As you may have seen on social media last week, in 2021, 7,741 adults, 1,604 seniors, and 5,171 children were served through our food distribution efforts. In total, we shared 279,390 pounds of food with our neighbors.
The reality is that our neighborhood is not without its challenges. Crime is real. Housing insecurity, including lack of affordable housing, is real. Unemployment numbers are high, due to fewer accessible jobs. There is a lack of quality education. Our neighbors are struggling, because inequitable, oppressive systems of racism and classism affect every area of their lives. Compared to the rest of Philadelphia, our neighbors in Kensington are more “likely to lack public or private health insurance, smoke, have skipped a meal, and have hypertension, diabetes, heart disease, or mental health diagnoses.” Local public health officials have noted that we serve one of the poorest areas in one of the poorest cities.
Our community is vulnerable to a number of injustices, but as a small organization, we desire to support our neighbors by helping to build a neighborhood where everyone belongs and thrives. We yearn to be community to and with one another.
We celebrate, garden and work together to make our neighborhood beautiful. We collaborate locally and we listen to the needs of our neighbors so that we can move one another toward security.
The Simple Way is not a monolith, nor is our neighborhood a monolith. We are honored to have a story that inspires others to act – a story that equips neighbors around the world to be active in their own neighborhoods.
How has our story sparked a desire for you to follow Jesus every day, both with your body and in your neighborhood?
For our neighborhood, one of the most pressing needs is food. We experience food security when we can always get the food we need to feed ourselves and our families. But take, for example, one of the families from our neighborhood: a full-time, minimum-wage job still does not provide enough to pay for rent and utilities, and put food on the table. Oftentimes, when people are making decisions about what to skip, food is the first thing stricken off the list. Shelter is a necessity. Gas and electricity in the winter is essential. This is the reality of food insecurity.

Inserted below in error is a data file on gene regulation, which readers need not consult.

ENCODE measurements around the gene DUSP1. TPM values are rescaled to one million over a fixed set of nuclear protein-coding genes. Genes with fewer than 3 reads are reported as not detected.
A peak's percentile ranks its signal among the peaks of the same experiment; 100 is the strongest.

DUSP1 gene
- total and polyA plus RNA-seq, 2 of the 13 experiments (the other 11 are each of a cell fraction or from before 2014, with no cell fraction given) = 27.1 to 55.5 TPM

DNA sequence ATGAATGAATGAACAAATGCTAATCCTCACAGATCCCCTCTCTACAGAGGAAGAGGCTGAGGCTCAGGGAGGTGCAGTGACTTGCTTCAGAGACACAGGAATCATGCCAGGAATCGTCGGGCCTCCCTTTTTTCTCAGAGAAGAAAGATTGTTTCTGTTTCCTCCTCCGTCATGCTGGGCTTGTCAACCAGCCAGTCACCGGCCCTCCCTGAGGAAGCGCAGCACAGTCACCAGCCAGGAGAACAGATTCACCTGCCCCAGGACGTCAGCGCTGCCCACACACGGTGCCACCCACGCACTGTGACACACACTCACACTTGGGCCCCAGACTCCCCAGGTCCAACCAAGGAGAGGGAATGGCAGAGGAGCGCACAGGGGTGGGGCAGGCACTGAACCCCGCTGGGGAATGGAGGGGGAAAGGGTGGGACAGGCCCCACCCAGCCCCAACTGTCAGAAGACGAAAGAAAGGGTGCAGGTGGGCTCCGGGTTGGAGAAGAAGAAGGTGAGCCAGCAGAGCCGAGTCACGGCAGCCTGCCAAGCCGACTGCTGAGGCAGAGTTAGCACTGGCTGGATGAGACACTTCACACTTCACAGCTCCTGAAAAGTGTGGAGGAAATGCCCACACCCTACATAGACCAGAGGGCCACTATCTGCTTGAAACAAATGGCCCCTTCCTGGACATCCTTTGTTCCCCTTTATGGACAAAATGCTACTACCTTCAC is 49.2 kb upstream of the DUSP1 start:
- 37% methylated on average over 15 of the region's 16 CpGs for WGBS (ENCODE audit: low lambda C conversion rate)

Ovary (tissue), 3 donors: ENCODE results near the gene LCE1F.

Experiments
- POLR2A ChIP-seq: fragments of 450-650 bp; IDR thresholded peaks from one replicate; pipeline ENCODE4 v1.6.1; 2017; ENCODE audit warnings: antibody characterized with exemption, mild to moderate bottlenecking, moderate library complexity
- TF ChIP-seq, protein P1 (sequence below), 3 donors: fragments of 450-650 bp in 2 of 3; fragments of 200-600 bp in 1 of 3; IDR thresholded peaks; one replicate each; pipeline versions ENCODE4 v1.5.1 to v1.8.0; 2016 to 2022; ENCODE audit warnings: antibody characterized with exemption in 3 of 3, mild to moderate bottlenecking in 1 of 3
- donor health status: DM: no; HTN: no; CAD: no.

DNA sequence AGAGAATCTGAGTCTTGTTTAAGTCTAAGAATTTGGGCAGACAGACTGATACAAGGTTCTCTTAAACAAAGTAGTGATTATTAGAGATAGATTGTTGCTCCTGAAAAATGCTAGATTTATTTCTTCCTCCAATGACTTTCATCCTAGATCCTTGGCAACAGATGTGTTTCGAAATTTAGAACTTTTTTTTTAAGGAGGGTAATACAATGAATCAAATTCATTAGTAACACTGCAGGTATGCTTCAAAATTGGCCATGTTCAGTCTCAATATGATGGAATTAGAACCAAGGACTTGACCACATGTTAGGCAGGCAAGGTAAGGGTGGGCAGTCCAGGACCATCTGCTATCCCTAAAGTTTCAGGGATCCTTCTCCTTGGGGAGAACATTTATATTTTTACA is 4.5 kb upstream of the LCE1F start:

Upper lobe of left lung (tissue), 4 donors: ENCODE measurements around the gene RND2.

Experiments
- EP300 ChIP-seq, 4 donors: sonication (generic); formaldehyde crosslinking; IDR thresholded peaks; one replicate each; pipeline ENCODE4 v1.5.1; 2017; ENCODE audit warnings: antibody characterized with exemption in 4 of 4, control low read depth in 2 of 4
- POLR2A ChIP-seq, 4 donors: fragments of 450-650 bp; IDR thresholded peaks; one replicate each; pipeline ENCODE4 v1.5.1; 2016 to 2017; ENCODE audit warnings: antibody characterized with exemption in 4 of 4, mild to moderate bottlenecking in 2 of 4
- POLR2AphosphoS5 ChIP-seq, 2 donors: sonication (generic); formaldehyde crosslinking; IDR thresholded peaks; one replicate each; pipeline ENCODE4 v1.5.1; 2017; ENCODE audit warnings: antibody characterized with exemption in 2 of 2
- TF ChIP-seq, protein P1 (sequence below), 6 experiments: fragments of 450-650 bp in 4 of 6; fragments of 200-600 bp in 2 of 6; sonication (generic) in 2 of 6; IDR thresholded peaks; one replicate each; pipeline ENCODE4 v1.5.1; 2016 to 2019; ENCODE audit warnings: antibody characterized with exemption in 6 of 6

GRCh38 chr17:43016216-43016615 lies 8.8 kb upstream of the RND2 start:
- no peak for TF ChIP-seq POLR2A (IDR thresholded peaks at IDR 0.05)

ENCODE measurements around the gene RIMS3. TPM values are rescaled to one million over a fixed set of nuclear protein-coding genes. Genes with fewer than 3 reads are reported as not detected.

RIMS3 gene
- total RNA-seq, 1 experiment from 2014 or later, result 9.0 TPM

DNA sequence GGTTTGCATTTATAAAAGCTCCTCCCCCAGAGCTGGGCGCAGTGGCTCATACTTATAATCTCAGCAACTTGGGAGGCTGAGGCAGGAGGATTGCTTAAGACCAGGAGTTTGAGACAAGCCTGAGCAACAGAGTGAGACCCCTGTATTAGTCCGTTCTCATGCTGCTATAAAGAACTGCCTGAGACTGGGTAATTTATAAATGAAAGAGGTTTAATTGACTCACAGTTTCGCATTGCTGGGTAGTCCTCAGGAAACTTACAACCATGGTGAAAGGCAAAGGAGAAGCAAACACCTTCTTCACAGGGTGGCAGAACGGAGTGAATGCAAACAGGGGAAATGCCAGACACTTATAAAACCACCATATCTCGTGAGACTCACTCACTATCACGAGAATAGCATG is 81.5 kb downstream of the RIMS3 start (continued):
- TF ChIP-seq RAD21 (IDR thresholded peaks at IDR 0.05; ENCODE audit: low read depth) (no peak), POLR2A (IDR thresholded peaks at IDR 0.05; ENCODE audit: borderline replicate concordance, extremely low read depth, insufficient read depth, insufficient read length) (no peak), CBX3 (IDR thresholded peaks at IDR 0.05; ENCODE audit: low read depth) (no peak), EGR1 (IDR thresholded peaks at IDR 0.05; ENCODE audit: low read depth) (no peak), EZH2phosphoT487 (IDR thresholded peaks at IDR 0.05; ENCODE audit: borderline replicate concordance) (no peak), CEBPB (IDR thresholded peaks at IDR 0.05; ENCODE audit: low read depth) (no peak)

Just as our neighbors needed a place to be welcomed in, with love, and be given the space and time to choose the kinds of foods they like to eat, they need the security of not having to make the tough decision of choosing between food and shelter. Knowing you can get staples from our food pantry also means being able to successfully allocate your money to other pressing needs, like rent and utilities, transportation, and medical bills.
Our neighbors deserve this security. Just as many of us take for granted the food that is easily ours for the taking, Kensington residents deserve to choose and prepare the kinds of meals their families actuallywant to eat.
Although our Food Choice Pantry serves this tangible need, we are quickly outgrowing our space. We can’t wait to renovate our office space in order to expand our Food Choice Pantry offerings and hours.
We hope to repair the basement to create a cleaner and more robust food storage area. We want to clean out years of old, collected items; we want to stop up holes and fix broken concrete; we want to widen our doors to help with flow and access issues. As a hundred-year old property, designed for a family and as a cobbler’s workshop, evolving into a growing food pantry is no easy feat!
It’s time for us to bring change and make repairs to fill the space with who we are now. We trust this is a small thing we can do with great love.
What small thing with great love can you do for you and for the neighborhood you call home?